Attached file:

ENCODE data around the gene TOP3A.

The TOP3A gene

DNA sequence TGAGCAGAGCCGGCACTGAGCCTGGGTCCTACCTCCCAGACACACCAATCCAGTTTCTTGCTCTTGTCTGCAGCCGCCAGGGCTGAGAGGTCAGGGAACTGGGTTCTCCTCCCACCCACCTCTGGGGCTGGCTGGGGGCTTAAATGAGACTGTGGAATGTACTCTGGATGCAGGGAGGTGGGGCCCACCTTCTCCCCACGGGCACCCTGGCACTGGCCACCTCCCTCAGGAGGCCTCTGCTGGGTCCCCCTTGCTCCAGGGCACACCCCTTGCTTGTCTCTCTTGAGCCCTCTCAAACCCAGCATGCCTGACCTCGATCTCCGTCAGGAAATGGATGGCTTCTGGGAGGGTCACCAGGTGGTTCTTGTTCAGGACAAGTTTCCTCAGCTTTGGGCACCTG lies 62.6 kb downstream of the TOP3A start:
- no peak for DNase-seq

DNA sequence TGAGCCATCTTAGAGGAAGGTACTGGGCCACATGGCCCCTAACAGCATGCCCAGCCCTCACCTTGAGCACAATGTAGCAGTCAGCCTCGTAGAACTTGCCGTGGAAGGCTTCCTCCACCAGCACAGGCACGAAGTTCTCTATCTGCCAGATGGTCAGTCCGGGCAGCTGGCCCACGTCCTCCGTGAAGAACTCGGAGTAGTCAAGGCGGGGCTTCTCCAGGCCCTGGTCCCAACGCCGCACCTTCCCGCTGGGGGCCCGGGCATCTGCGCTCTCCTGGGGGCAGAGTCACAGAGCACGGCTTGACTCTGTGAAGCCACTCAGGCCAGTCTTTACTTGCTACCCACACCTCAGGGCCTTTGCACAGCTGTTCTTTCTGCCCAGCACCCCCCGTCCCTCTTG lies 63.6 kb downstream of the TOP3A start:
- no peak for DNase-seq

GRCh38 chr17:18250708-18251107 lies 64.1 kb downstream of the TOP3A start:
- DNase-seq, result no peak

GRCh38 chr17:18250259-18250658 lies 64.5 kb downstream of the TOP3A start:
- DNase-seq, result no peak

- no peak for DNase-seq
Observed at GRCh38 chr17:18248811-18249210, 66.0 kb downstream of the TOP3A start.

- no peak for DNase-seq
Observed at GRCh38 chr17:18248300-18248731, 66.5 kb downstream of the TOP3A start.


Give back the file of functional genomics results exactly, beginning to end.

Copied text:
ENCODE data around the gene TOP3A.

The TOP3A gene

DNA sequence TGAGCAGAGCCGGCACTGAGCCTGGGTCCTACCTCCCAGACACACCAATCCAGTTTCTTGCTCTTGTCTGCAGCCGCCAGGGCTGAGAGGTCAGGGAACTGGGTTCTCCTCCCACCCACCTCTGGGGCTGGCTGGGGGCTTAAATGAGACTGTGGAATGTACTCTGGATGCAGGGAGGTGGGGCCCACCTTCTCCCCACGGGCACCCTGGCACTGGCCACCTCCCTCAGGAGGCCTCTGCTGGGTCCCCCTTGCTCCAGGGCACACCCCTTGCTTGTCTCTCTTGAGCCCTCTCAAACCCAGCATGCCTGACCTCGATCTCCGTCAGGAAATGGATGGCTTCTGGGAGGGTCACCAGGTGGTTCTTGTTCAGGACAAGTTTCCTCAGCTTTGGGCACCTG lies 62.6 kb downstream of the TOP3A start:
- no peak for DNase-seq

DNA sequence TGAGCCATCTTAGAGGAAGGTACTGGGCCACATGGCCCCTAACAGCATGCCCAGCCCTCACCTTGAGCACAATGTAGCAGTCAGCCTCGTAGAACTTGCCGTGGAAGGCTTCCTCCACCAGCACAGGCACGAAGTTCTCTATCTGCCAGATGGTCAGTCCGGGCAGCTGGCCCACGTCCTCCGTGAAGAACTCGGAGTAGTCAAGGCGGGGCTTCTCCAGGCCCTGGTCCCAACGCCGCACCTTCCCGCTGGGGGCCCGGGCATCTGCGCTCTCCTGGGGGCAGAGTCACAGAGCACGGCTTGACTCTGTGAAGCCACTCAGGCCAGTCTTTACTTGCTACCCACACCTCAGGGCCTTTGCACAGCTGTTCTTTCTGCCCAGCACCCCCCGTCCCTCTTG lies 63.6 kb downstream of the TOP3A start:
- no peak for DNase-seq

GRCh38 chr17:18250708-18251107 lies 64.1 kb downstream of the TOP3A start:
- DNase-seq, result no peak

GRCh38 chr17:18250259-18250658 lies 64.5 kb downstream of the TOP3A start:
- DNase-seq, result no peak

- no peak for DNase-seq
Observed at GRCh38 chr17:18248811-18249210, 66.0 kb downstream of the TOP3A start.

- no peak for DNase-seq
Observed at GRCh38 chr17:18248300-18248731, 66.5 kb downstream of the TOP3A start.